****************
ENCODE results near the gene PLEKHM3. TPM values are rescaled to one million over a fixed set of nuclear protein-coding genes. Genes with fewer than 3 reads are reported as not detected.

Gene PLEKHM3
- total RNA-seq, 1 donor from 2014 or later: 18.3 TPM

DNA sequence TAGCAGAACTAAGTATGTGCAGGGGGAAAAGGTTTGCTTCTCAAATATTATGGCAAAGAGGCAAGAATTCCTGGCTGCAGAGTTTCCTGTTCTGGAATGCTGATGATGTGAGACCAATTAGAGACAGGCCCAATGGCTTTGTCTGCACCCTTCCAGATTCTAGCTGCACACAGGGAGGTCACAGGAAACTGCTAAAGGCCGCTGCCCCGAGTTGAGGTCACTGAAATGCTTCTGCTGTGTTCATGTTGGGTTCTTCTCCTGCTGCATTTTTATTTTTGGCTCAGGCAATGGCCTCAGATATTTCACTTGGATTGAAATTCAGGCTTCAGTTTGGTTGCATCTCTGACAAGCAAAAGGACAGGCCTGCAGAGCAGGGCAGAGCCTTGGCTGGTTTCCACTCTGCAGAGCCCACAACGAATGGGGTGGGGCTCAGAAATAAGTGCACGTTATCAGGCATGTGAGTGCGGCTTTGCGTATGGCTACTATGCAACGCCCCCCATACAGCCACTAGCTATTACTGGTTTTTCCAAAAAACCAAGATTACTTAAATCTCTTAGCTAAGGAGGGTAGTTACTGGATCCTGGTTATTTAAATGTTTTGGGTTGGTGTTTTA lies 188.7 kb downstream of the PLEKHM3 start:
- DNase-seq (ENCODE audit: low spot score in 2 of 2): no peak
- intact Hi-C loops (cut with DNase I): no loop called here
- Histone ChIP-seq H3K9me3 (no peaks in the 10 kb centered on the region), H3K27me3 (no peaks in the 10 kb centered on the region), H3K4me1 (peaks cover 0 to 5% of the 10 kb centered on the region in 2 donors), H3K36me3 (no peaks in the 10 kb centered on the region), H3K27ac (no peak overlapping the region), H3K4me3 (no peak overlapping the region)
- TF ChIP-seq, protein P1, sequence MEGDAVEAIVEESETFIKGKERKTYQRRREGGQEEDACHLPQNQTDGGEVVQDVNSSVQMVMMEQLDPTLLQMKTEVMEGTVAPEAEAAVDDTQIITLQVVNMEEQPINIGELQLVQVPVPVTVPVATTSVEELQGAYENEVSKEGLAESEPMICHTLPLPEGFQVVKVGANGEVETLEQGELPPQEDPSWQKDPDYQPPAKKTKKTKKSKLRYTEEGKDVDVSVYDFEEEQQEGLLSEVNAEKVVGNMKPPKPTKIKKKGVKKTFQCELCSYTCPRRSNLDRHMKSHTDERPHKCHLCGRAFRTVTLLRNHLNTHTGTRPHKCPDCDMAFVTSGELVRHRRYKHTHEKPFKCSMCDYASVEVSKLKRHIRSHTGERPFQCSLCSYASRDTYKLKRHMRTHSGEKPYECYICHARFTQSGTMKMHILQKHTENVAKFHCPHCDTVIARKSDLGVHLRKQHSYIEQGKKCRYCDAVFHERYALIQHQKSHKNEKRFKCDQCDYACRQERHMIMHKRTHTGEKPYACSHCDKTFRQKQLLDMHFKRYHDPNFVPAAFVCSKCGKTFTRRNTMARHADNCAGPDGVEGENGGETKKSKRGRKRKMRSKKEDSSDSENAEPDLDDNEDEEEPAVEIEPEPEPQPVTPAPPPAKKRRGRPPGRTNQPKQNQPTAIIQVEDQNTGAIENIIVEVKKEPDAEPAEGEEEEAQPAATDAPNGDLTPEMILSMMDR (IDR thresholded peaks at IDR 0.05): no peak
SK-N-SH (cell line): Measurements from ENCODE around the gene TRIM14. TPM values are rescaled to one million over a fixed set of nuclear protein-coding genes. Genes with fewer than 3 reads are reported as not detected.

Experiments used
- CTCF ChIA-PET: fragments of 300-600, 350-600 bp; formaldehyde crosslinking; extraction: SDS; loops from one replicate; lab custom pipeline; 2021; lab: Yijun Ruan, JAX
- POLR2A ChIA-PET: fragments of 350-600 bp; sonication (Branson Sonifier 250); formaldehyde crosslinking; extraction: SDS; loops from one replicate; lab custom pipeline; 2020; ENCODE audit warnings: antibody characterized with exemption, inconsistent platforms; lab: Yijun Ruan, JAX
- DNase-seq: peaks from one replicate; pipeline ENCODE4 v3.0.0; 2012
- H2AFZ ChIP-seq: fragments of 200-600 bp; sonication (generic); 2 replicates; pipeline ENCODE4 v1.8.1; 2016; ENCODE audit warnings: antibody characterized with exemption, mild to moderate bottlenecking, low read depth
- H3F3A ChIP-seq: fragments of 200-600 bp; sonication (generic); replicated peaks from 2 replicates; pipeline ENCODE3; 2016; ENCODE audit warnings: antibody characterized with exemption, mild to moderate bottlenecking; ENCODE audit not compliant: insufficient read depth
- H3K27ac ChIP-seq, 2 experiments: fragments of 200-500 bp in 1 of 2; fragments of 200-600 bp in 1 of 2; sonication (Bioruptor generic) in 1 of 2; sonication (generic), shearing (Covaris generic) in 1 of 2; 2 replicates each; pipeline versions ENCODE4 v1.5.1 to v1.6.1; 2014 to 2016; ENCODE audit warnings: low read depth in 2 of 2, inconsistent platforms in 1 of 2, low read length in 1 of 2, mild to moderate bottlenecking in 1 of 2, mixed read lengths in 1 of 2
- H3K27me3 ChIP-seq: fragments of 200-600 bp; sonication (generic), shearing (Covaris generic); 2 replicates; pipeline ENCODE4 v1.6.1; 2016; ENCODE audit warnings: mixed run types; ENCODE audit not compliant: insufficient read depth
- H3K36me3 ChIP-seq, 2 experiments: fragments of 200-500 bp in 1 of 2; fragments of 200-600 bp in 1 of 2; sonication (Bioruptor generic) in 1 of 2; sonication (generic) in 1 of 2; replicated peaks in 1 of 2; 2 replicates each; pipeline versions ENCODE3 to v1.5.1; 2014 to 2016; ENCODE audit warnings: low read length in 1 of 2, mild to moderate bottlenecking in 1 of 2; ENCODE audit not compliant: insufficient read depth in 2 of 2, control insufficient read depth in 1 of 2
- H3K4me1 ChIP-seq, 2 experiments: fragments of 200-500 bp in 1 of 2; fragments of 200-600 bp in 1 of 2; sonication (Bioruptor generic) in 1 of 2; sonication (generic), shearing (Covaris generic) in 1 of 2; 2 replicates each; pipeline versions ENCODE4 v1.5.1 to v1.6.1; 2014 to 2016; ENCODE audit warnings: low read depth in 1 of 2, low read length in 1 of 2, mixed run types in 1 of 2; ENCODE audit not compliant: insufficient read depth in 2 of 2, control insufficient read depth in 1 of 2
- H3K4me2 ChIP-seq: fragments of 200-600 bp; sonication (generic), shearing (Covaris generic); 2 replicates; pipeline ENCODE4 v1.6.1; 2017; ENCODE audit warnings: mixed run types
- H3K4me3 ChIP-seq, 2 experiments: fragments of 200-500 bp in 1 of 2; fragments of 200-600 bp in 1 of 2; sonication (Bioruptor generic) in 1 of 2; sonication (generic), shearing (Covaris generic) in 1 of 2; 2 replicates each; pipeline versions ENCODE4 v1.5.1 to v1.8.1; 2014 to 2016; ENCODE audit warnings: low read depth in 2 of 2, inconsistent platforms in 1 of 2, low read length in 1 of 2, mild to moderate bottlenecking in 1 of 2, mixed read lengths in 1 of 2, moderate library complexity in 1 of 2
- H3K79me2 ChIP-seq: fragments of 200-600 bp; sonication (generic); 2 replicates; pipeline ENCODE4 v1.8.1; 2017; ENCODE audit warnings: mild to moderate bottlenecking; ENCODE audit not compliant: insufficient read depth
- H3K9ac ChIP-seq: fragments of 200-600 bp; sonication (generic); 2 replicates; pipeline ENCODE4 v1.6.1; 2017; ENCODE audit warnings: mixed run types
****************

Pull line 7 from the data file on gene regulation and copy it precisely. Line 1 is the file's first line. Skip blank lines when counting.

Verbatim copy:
- Histone ChIP-seq H3K9me3 (no peaks in the 10 kb centered on the region), H3K27me3 (no peaks in the 10 kb centered on the region), H3K4me1 (peaks cover 0 to 5% of the 10 kb centered on the region in 2 donors), H3K36me3 (no peaks in the 10 kb centered on the region), H3K27ac (no peak overlapping the region), H3K4me3 (no peak overlapping the region)